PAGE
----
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Keywords:

  • rainwater chemistry;
  • biomass burning;
  • aerosol chemistry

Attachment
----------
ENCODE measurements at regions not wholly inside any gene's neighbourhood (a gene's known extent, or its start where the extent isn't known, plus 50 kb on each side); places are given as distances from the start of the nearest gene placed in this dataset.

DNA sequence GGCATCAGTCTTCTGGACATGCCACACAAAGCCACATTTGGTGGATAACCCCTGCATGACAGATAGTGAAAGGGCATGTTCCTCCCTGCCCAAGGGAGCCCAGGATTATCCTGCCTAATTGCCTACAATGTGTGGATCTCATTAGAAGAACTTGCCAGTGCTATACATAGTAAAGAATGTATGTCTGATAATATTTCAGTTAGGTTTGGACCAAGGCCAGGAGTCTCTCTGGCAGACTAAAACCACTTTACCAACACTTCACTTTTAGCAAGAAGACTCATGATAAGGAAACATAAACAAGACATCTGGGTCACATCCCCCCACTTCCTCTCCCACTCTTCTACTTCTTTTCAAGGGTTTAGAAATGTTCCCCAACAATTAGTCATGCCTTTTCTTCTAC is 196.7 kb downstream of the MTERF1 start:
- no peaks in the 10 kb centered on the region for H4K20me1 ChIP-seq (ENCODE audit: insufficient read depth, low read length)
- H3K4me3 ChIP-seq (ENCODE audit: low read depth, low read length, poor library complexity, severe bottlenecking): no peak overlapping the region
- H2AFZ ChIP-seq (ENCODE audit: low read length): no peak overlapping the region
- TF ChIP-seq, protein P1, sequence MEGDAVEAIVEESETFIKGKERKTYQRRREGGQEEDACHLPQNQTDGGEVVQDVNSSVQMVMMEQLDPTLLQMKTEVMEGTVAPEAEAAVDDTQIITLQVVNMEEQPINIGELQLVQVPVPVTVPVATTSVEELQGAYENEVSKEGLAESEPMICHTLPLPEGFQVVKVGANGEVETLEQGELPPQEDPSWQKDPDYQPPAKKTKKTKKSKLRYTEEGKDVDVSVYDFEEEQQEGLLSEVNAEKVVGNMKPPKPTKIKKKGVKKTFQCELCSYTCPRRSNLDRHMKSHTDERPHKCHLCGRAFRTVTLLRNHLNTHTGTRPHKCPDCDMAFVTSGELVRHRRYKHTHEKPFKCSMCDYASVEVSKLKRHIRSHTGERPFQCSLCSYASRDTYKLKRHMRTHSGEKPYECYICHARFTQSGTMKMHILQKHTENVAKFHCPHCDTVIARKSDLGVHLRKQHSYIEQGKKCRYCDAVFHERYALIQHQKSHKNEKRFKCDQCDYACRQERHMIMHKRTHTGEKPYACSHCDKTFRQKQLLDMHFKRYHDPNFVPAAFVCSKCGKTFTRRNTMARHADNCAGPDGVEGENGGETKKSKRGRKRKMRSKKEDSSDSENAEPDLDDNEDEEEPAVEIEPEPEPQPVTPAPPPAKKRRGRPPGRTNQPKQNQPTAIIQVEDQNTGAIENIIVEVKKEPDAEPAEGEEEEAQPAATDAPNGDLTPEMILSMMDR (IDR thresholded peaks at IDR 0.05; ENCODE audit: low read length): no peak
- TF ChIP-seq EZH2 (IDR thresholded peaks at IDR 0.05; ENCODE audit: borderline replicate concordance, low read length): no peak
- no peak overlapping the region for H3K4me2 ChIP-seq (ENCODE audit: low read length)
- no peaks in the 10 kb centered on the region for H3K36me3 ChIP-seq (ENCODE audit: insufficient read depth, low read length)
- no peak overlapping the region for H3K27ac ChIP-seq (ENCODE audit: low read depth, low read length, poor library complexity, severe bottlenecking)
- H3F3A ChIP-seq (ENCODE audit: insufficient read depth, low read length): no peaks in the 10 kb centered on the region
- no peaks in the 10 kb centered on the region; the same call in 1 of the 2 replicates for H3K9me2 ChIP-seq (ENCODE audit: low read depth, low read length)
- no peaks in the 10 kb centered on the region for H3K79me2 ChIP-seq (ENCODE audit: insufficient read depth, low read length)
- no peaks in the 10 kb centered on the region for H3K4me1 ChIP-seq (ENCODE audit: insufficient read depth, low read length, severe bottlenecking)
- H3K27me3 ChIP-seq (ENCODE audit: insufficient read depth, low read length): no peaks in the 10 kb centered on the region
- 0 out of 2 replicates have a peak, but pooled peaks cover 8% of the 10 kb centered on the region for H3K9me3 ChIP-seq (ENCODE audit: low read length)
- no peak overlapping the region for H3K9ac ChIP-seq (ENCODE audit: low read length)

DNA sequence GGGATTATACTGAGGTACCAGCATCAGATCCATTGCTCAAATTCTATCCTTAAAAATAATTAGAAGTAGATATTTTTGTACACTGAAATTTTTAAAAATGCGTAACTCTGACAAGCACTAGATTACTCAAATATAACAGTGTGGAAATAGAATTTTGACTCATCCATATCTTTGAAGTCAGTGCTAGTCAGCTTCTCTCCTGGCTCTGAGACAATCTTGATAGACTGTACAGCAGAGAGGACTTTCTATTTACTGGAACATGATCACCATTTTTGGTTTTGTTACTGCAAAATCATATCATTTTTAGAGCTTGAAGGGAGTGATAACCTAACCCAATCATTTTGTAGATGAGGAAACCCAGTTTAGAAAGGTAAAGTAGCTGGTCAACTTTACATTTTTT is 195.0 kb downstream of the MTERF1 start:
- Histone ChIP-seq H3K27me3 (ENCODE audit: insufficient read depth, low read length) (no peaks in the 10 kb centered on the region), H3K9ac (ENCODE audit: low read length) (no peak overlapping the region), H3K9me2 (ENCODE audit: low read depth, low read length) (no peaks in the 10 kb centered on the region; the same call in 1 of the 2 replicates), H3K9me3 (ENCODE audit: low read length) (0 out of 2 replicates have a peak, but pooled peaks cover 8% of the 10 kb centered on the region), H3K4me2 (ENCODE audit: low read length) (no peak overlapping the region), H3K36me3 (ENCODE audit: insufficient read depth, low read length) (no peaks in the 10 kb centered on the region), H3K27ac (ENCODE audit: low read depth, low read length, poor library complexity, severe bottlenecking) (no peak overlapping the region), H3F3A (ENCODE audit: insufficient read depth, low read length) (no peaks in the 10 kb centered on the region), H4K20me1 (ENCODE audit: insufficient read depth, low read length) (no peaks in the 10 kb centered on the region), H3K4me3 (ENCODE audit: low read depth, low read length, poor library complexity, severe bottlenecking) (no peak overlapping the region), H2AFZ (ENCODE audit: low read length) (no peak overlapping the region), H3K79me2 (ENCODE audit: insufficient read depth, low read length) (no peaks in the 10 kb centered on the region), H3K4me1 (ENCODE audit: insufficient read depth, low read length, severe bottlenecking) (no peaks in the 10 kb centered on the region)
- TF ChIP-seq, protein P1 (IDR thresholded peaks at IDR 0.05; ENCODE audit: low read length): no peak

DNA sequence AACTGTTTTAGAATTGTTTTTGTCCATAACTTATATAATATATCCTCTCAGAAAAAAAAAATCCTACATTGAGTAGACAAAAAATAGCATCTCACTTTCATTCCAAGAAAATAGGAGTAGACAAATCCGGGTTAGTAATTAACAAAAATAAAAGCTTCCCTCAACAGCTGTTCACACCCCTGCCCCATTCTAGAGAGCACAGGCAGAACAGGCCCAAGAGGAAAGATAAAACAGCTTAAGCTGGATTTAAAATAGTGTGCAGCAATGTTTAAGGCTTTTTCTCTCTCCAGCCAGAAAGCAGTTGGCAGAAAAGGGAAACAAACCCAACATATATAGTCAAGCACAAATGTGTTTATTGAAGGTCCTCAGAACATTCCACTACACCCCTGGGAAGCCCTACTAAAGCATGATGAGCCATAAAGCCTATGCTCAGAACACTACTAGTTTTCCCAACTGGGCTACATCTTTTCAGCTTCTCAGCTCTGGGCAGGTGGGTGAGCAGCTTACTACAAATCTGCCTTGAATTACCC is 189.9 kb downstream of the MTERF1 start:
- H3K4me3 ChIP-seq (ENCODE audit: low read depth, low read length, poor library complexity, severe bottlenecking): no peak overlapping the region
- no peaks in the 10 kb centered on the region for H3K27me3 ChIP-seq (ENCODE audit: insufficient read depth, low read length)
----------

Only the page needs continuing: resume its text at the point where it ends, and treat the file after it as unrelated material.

[1] Samples of rainwater were collected at a high-altitude site in east Asia between April 2003 and May 2005. The volume weighted mean pH value for the whole sampling period was 5.12, approaching that of typical natural water. Non-sea-salt (nss) SO42− and NH4+ were the most abundant anion and cation, respectively, both existing mostly in the form of (NH4)2SO4. Chloride was excessive in most of the samples. The signature of biomass burning in south and Southeast Asia was evident in the Mt. Lulin samples. Concentrations of chemical species were found to be elevated in the spring months, owing to the emissions from south/Southeast Asia and peak biomass burning activities and frequent dust storms (in the Indian Thar Desert). In the summer and fall seasons our samples are mainly influenced by marine air masses. The episodic species concentrations measured at the summit of Mt. Fuji during the spring were due to the influence of volcanic emissions from Miyake-Jima. Tropical cyclones (TC) over the western Pacific region and deep convections play important roles in the transport of boundary layer pollutants to the free troposphere, although their influence is not frequently detected at Mt. Lulin and Mt. Fuji. The rainwater chemistry at Mt. Lulin and Mt. Fuji were examined together with the aerosol chemistry obtained from the TRACE-P and ACE-Asia campaigns. The analysis of the Mt. Lulin data set demonstrates its background characteristics of the rainwater chemistry in east Asia.